Knowledge Security: Academic Freedom in Geopolitical Contexts


‘Knowledge security’ (kennisveiligheid in Dutch) has been increasingly used in the discourse about international research collaboration. Knowledge security can be described as ‘preventing the undesirable transfer of sensitive knowledge and technology’. Following the Dutch government’s announcement to strengthen knowledge security, the Universities of the Netherlands (UNL/VSNU) developed its guidelines to assist universities. In 2022, the National Knowledge Security Guidelines were issued for Dutch universities and other knowledge institutions. While knowledge security is a multi-faceted term, it has also appeared at an EU-level publication in connection to ‘foreign interference’.

Against this background, this dialogue seminar will take a critical look at the concept and implications of knowledge security in universities. How is ‘security’ constructed, in the past and present geopolitical contexts, and what is included and excluded? How can universities protect ‘knowledge security’ while safeguarding relevant norms and values, including academic freedom, non-discrimination, and, more broadly, the EU’s openness?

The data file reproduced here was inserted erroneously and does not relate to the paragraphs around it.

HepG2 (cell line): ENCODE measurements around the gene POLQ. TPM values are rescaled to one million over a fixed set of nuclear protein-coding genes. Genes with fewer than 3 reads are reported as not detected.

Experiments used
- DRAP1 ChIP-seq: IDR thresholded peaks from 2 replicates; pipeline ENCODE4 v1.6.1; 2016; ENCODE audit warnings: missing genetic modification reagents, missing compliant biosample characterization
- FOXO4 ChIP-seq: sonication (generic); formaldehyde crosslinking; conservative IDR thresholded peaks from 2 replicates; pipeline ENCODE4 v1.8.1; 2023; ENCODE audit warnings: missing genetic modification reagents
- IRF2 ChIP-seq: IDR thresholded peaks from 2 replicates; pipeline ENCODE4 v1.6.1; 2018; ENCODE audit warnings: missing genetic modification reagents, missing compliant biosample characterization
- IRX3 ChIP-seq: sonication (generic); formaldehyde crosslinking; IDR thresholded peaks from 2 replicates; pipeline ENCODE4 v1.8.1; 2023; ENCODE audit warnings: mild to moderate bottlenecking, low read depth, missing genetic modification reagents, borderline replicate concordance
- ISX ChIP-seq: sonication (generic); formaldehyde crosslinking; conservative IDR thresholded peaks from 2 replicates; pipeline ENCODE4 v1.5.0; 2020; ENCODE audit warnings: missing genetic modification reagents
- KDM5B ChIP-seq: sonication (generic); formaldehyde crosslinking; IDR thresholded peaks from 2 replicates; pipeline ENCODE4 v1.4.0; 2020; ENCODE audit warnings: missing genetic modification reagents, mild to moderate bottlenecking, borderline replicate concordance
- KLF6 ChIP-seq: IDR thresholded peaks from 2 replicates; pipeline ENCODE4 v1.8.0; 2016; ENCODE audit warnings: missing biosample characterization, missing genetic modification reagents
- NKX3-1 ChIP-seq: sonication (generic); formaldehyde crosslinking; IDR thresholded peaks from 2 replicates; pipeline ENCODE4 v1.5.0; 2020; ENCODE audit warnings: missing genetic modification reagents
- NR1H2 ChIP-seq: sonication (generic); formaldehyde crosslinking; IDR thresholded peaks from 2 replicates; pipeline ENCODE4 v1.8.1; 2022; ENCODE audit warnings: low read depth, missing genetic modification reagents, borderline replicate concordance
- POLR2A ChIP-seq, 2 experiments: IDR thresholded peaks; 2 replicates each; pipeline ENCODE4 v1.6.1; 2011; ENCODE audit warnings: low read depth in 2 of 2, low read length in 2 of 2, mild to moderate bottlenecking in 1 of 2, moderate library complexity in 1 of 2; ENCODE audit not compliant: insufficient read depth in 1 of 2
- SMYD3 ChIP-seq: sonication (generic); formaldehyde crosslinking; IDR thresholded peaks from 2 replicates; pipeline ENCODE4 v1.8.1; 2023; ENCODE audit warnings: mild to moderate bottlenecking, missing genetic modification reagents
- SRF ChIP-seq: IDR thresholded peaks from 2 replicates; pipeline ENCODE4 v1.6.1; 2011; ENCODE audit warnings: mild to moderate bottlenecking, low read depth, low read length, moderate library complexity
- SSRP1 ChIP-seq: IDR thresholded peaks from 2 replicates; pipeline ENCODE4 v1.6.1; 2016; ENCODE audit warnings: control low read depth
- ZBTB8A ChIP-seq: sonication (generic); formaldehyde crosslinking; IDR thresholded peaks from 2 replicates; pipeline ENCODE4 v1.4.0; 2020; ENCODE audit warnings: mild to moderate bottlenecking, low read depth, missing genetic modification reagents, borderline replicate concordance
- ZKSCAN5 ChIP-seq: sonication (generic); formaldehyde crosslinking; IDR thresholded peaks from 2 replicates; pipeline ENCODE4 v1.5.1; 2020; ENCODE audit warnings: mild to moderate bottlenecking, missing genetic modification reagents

• 15.00-15.05  Introduction & welcome
  • 15.05-15.45  Ingrid d’Hooghe (Clingendael) – Knowledge security policies around the globe: challenges and best practices (Chair & commentator Peter Weijland (TU Delft)
  • 16.00-17.00  Panel discussion: Cong-rui Qiao (Vrije Universiteit Amsterdam), David Snetselaar (UU), Arthur Gwagwa (UU)

The event is organised by Machiko Kanetake (UU) and supported by Gerda Henkel Stiftung, as part of the activities of Utrecht Centre for Regulation and Enforcement in Europe (RENFORCE) (Building Block on EU value-based trade) and IOS platform ‘Openness Challenged: The University at Risk?’.

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Belle van Zuylenzaal, Academiegebouw (Domplein 29), Utrecht

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